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Who is John Newton?

Mary McMahon
Updated May 23, 2024
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John Newton was a prominent Anglican clergyman who is probably best remembered as the author of the hymn “Amazing Grace.” Newton lived a very interesting life with certain elements which seem almost paradoxical. He lived in a very tumultuous period of English history, when society was undergoing major reforms and shift, and Christian evangelists were leading the way. He interacted with a number of notable British people as a priest and counselor, including prominent members of parliament and society.

Newton was born in 1725 in Wapping. He sailed on several voyages with his father, also a sailor, as a youth after the death of his mother at age six. His father had high hopes for him; the plan was to install John Newton as a slave master on a plantation in Jamaica, but the young man was pressed into naval service before this could occur. When he attempted to desert, he was severely punished, and he ended up taking service on a slave ship. Oddly enough, it was during his time on a slaver, as they were then called, that he began to read the Bible and other Christian texts, and he ultimately converted to evangelical Christianity.

Paradoxically, after his conversion, John Newton continued to work on slavers, ultimately working his way up to the position of captain. He only retired in 1754 because of injuries which prevented him from pursuing a life at sea, and then he began to study to become a priest. In 1764, he was accepted as an Anglican minister, and he was sent to Buckinghamshire, where he became a prominent dissident priest, supporting other evangelicals and social reformers. In 1779, Newton was offered a place in London, where he worked until his death.

Many people have difficulty reconciling the idea of Christian values with the captain of a slave ship. In fact, later in life, John Newton became an ardent abolitionist, even publishing a tract on it in 1787, and he wrote about about his struggles with Christian values and slavery at other times during his life. Ultimately, he expressed repentance for his role in the slave trade, and some of the hymns which he published in 1779, including “Amazing Grace,” hinted at this.

John Newton died in 1807, the same year the British Parliament banned the transport of slaves in the British Empire. He was buried in St. Mary Woolnoth, alongside his wife, Mary Catlett, who preceded him in death. Later, the two were moved to Olney, the site of his first parish.

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Mary McMahon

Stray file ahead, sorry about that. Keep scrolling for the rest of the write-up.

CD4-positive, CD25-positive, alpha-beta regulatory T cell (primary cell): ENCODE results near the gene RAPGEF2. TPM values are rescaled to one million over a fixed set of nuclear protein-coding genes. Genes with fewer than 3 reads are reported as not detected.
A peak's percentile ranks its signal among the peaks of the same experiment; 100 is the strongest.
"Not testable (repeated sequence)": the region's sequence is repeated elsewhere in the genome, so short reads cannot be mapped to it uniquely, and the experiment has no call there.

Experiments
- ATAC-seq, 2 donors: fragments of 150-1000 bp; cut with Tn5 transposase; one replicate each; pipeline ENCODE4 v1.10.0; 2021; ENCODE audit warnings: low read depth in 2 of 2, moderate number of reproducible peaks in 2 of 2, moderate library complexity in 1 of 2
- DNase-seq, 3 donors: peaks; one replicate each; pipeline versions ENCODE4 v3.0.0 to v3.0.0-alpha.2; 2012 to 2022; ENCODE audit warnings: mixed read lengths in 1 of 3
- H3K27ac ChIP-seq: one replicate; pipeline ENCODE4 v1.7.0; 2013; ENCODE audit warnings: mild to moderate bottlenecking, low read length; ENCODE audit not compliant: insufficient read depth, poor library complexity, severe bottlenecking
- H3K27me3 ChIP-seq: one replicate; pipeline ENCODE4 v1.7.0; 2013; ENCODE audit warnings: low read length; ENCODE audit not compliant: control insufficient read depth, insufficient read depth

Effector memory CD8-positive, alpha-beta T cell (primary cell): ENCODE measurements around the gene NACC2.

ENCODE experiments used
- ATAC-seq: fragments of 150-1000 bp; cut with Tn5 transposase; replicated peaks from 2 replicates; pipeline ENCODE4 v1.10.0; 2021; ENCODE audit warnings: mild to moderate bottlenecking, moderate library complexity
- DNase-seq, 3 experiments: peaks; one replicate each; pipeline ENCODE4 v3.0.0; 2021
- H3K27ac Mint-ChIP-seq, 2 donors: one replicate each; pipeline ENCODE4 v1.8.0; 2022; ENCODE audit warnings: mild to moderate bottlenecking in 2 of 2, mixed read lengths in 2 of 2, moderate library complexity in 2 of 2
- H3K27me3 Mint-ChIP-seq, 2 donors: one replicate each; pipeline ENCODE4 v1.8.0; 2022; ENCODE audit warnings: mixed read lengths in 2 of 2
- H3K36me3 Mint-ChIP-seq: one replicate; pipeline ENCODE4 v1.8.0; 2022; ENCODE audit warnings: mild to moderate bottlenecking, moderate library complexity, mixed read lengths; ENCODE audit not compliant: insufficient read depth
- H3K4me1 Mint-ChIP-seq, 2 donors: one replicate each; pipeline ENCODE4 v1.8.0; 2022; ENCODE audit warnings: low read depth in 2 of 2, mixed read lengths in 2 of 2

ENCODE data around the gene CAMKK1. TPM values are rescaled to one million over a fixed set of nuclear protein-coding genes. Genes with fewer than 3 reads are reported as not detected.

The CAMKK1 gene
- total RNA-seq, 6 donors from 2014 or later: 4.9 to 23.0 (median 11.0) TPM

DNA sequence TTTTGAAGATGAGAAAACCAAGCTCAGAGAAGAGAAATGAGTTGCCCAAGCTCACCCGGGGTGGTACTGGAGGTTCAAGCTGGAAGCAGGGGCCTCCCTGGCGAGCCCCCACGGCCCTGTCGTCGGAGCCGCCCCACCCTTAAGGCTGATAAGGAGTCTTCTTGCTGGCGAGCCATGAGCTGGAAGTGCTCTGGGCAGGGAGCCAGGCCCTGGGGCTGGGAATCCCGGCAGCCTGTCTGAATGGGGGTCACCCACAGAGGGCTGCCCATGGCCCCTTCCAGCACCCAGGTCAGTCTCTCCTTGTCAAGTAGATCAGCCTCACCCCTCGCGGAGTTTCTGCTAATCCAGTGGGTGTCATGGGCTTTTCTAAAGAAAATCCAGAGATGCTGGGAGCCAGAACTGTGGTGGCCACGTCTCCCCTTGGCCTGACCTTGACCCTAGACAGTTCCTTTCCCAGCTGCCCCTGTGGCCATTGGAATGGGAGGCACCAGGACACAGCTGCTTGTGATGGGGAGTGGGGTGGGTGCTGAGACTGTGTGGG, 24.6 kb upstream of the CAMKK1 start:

By Mary McMahon

Ever since she began contributing to the site several years ago, Mary has embraced the exciting challenge of being a PublicPeople researcher and writer. Mary has a liberal arts degree from Goddard College and spends her free time reading, cooking, and exploring the great outdoors.

Discussion Comments
By Saraq90 — On Oct 19, 2011

Amazing Grace is a simply lovely song. I never knew that John Newton wrote it or the story of John Newton's life. Now that I know Mr. Newton's story, this explains a lot and sheds so much light on the song.

I think it is horrible that he was a slave trader, but I think that it is beautiful that he turned his life around. Everyone is a sinner, so this just goes to show that and that anyone can be forgiven for anything.

Amazing Grace is a beautiful song and I am so happy we have such a universal Christian song to sing to praise God, thanks to John Newton. It shows God’s grace and love more that He forgave John Newton and gave him the words to create this song.

By cloudel — On Oct 19, 2011

I think that his time on the slave ship was meant to be, so that he could sing about forgiveness and God’s amazing grace. If he had lived a perfect and near sinless life, how could he have known what it was like to receive it?

The Bible says, “He who is forgiven much loves much.” So, John Newton’s spiritual struggle with his job made him that much more dedicated to God once he was free of it.

He appreciated God’s grace toward him that much more. Because of the path his life took, we have an amazing song that has been sung in churches all over the world for centuries and will likely continue to be sung for centuries more.

By Oceana — On Oct 18, 2011

It’s strange to me how I sing this song in church all the time, but I have never thought about its author. When I hear songs on the radio, I often think about what the writer must have been through in order to write that, but I don’t usually wonder about how old hymns were written.

I guess that’s because most of the writers have long been dead, and you don’t see music videos or photos of them anywhere. It makes me sad that I never looked into John Newton’s past. I’m glad I know about it now. It shines new light on the lyrics.

By John57 — On Oct 18, 2011

I have a CD that tells about the life of John Newton. I was very familiar with the song Amazing Grace, but had no idea of the story behind the man who wrote this song until I listened to this CD.

Although it only captured the main events, it was fascinating to learn of his history and how he was at first a merchant of slaves, and then became a slave himself.

I was listening to this CD on a long car trip, and as the events unfolded I found myself amazed at his story and how his journey ended.

Now when I sing the song Amazing Grace, it brings a whole new meaning to the words I am singing.

Mary McMahon
Mary McMahon

Ever since she began contributing to the site several years ago, Mary has embraced the exciting challenge of being a...

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